Encyclopedia o f Chicago
Entries : Navy Pier
Navy Pier

Navy Pier

Located just to the north of the mouth of the Chicago River, Navy Pier endures as a 3,000-foot-long exclamation mark in the Chicago tradition of public works.

Aerial: Navy Pier, c.1920-21
Municipal Pier (renamed in 1927 to honor navy veterans of World War I) represented a compromise between the hopes of Daniel Burnham in his Plan of Chicago for two recreational piers and the city's desire for a modern harbor facility. The design by architect Charles Sumner Frost offered a little of both, with twin two-story freight and passenger sheds along with classically designed buildings at the head and foot of the pier, including an auditorium. Resting on a foundation of over 20,000 wood pilings, the pier opened in the summer of 1916 at a cost of $4.5 million.

The pier has been a jail for draft dodgers in the summer of 1918; the site of two annual Pageants of Progress (1921 and 1922); a terminus for lake excursion ships; and a convention center.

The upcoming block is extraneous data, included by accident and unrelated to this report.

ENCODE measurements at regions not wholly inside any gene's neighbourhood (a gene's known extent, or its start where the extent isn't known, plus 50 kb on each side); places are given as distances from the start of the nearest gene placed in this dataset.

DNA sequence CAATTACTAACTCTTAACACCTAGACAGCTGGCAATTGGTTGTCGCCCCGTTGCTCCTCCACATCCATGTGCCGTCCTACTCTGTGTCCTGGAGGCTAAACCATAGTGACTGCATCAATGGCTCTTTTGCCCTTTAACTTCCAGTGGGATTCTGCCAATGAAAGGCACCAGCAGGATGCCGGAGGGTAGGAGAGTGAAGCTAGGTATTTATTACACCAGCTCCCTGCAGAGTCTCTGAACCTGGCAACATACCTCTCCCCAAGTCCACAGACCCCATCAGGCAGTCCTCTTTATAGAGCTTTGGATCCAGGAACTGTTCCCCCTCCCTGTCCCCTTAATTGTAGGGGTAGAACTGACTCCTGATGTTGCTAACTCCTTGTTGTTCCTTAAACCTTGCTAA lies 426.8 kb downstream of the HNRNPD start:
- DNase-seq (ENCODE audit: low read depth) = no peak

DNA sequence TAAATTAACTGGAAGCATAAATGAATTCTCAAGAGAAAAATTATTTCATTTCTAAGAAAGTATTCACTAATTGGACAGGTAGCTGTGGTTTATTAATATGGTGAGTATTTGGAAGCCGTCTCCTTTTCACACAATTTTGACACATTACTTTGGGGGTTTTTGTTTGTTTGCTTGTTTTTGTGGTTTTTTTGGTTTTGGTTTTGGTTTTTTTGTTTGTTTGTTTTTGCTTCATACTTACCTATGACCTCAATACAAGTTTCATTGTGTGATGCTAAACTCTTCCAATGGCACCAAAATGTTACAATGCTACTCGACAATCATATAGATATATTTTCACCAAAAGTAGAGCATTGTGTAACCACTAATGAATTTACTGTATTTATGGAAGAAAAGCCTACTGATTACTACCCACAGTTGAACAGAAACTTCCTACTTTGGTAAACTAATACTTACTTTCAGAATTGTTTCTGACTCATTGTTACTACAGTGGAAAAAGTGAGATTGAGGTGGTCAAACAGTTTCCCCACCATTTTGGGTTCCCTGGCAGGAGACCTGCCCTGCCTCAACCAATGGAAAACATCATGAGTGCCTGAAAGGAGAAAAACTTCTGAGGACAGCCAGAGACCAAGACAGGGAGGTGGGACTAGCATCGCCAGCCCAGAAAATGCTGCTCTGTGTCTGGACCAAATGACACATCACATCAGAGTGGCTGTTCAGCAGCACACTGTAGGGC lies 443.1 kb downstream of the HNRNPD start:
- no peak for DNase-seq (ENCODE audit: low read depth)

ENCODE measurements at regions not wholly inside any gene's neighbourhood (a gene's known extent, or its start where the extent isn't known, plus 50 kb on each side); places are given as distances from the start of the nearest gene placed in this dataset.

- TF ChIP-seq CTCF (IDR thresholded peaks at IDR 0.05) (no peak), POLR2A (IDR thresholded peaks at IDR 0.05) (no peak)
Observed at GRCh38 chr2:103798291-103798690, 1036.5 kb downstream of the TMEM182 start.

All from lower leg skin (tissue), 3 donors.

During World War II, the U.S. Navy used the pier as a training center. Afterward, the pier proved a ready facility for the University of Illinois. More than 100,000 students attended classes from 1946 to 1965.

The pier was in serious decline by the early 1970s. A refurbishing for the 1976 bicentennial revived interest in the pier, and in 1989, the Metropolitan Pier and Exposition Authority oversaw a $200 million renovation. The result is much as Burnham envisioned, with the pier again a site for recreation.

Bukowski, Douglas. Navy Pier: A Chicago Landmark. 1996.